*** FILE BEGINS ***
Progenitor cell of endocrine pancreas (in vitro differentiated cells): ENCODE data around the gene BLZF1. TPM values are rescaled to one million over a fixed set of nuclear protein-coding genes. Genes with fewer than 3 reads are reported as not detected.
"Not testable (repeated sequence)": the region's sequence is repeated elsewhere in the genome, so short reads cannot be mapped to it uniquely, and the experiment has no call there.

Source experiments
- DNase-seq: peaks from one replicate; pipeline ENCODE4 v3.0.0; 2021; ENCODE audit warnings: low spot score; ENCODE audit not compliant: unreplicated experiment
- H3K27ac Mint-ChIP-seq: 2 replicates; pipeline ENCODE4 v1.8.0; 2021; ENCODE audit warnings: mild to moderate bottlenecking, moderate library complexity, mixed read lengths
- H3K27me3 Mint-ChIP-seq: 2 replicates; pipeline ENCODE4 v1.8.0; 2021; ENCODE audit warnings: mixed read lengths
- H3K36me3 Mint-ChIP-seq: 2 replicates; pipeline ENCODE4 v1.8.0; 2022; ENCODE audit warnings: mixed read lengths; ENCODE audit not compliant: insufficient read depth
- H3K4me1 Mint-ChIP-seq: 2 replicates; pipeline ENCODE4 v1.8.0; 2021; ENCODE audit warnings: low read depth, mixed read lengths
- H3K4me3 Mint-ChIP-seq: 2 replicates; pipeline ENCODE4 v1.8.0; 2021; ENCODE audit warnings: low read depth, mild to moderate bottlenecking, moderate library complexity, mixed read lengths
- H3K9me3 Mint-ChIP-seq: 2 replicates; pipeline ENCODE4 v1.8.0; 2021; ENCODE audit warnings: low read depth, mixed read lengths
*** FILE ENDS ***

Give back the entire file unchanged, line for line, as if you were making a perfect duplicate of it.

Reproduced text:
Progenitor cell of endocrine pancreas (in vitro differentiated cells): ENCODE data around the gene BLZF1. TPM values are rescaled to one million over a fixed set of nuclear protein-coding genes. Genes with fewer than 3 reads are reported as not detected.
"Not testable (repeated sequence)": the region's sequence is repeated elsewhere in the genome, so short reads cannot be mapped to it uniquely, and the experiment has no call there.

Source experiments
- DNase-seq: peaks from one replicate; pipeline ENCODE4 v3.0.0; 2021; ENCODE audit warnings: low spot score; ENCODE audit not compliant: unreplicated experiment
- H3K27ac Mint-ChIP-seq: 2 replicates; pipeline ENCODE4 v1.8.0; 2021; ENCODE audit warnings: mild to moderate bottlenecking, moderate library complexity, mixed read lengths
- H3K27me3 Mint-ChIP-seq: 2 replicates; pipeline ENCODE4 v1.8.0; 2021; ENCODE audit warnings: mixed read lengths
- H3K36me3 Mint-ChIP-seq: 2 replicates; pipeline ENCODE4 v1.8.0; 2022; ENCODE audit warnings: mixed read lengths; ENCODE audit not compliant: insufficient read depth
- H3K4me1 Mint-ChIP-seq: 2 replicates; pipeline ENCODE4 v1.8.0; 2021; ENCODE audit warnings: low read depth, mixed read lengths
- H3K4me3 Mint-ChIP-seq: 2 replicates; pipeline ENCODE4 v1.8.0; 2021; ENCODE audit warnings: low read depth, mild to moderate bottlenecking, moderate library complexity, mixed read lengths
- H3K9me3 Mint-ChIP-seq: 2 replicates; pipeline ENCODE4 v1.8.0; 2021; ENCODE audit warnings: low read depth, mixed read lengths